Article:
In an ideal world all nations would cease to exist and people could live wherever they want. When the Messiah comes ... until then we try to find a compromise that will meet the basic needs of both peoples. I believe (as did a majority of Palestinians and Israelis when it first came out) the Geneva Accords is the best starting point to date. See http://www.americantaskforce.org/geneva.htm. There is also a nice summary on Wikipedia: http://en.wikipedia.org/wiki/Geneva_Accord.
Many right-wing Israelis of course, would never accept this agreement, nor would those Palestinians that believe the only solution is the complete dismantlement of Israel in its current form. I believe a good majority of both peoples are open to a pragmatic solution that will bring peace, justice, economic stability and hope in equal measure to both parties.
As they say, "the devil is in the details" and there are probably parts of this agreement (maybe all of it?)worked out by Yasser Abed Rabbo and Yossi Beilin that you will not like. Tell me what you think. It has been a while since I have read, so I may take another look. I think they recently (last year or so) filled in some of the parts that were not completed in the first writing.
Nice talking to you Sesame Seed and hope to hear from you again.
David Sokal
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sesame seed
Posted on Friday, November 24, 2006 5:54 PM
Hi David…
well-said, and I do agree with the overall sentiments that you shared.

How do we move on?
How about we start with International law? Israel is currently in violation of over 70(?) UN Resolutions. My favorite: Resolution 194, which addresses the largest refugee population in the world today, and makes right the original injustice of displacing Palestinians to fulfill the Zionist agenda. Say person 1 approaches person 2. Person 1 assaults person 2, and steals person 2’s wallet. A few days later, person 1 comes up to person 2, asks for forgiveness, and apologizes to person 2, but doesn’t return the wallet, then says: “now, can we move on?” Would any person 2 move on... really, move on? Wouldn’t person 2 expect the wrong to be made right by getting his wallet back? Right?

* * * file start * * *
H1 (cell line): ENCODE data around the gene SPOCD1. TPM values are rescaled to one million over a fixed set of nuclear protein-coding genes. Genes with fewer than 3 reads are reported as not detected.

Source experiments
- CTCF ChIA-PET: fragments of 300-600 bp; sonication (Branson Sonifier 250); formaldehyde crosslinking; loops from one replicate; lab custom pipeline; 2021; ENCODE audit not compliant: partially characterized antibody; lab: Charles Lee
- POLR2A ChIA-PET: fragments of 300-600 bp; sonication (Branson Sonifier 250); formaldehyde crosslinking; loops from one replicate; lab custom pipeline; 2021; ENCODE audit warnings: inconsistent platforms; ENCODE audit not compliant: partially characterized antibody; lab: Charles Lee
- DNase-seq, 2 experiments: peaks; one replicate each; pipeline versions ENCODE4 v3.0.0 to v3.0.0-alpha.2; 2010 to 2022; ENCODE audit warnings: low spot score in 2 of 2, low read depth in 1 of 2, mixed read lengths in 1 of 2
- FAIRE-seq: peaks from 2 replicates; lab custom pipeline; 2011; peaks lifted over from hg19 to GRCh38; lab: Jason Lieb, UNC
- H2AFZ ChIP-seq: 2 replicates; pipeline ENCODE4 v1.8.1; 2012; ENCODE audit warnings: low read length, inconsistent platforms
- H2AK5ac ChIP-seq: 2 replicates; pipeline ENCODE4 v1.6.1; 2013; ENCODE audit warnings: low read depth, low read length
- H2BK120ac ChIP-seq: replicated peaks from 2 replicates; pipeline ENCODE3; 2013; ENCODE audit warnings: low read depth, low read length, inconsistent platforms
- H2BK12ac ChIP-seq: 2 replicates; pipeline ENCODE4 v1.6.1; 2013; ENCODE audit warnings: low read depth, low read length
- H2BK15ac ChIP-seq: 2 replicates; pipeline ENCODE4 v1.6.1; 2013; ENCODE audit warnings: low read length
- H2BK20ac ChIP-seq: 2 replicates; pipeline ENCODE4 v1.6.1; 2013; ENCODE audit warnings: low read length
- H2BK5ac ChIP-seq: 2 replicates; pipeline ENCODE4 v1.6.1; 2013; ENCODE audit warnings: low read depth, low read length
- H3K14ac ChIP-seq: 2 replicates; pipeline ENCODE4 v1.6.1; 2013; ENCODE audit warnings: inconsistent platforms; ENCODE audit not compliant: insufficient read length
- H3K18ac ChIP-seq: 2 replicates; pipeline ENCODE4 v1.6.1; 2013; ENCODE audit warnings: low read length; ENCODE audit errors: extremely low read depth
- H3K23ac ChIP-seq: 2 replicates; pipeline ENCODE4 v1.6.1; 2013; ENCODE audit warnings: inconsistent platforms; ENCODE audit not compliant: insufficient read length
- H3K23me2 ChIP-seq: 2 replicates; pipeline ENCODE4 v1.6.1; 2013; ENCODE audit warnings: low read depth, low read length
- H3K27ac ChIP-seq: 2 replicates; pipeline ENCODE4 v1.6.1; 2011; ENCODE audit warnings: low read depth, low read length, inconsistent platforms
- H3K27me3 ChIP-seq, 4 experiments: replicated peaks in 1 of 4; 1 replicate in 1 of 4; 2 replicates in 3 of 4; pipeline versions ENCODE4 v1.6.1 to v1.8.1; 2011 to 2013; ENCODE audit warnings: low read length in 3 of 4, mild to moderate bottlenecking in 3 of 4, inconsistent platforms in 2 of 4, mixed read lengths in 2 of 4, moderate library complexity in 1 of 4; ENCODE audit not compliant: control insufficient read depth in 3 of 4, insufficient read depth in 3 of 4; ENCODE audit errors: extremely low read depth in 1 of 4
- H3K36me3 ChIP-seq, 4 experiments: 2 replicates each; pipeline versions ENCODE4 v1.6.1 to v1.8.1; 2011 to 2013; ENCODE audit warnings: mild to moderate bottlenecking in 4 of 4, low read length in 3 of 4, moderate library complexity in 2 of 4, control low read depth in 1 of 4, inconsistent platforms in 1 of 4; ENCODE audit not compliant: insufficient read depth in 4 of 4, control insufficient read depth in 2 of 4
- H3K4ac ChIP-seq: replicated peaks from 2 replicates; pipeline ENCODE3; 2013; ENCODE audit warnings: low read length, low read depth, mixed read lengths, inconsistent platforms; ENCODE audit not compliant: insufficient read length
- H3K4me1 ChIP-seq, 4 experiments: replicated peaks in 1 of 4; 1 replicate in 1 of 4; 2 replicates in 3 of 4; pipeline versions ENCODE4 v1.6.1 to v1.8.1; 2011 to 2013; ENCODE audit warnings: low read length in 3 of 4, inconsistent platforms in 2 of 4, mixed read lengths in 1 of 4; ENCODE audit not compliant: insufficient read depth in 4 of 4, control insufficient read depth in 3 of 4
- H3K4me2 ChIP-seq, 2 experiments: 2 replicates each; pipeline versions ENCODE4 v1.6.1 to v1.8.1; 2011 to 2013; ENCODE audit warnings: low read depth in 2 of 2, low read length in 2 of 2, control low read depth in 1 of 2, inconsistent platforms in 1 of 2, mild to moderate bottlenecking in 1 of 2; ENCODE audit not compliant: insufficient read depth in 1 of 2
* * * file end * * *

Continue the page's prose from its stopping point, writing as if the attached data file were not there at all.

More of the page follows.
Lets talk about that…
Sesame Seed
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Wajdi Nassour
Posted on Friday, November 24, 2006 12:32 PM
I was watching yesterday on TV the funeral of the assassinated Minister Gymail in Beirut. The first thinks game to my head was, why does the tragic death of a single person brings in Beirut thousands of demonstrators to the streets while the destruction and the death of over 1000 persons during the war last summer left these streets empty?
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David Sokal
Etats Unis
Posted on Wednesday, November 22, 2006 10:20 PM
Dear Sesame Seed, I am glad you responded & I enjoyed reading your message. Racism is an intimate part of my life as it is for any conscious person. I grew up in Baltimore at a time when segregation still existed. My mother, a strong Zionist, was a member of CORE, a group of whites & blacks fighting to end segregation. She would drag me along to demonstrations at age five.
In elementary school, we were tracked by testing level, resulting in segregated classes. In 6th grade, they decided to end tracking & mixed the classes. It was a nightmare for me & other kids who weren’t street toughened. The tougher black kids would pick on us including threats of violence & actual physical abuse. My response: I became afraid of black kids that fit my stereotype of these "tormentors". At the same time there were other black kids that I got along fine with. This experience was not unique to me. White friends of mine had broken bones & other serious injuries after encounters with angry black kids. They did nothing to bring on these attacks other than be white, small & afraid. Were these attacks racist? I've heard the argument that victims of the broader, historical racism cannot behave in a racist manner themselves.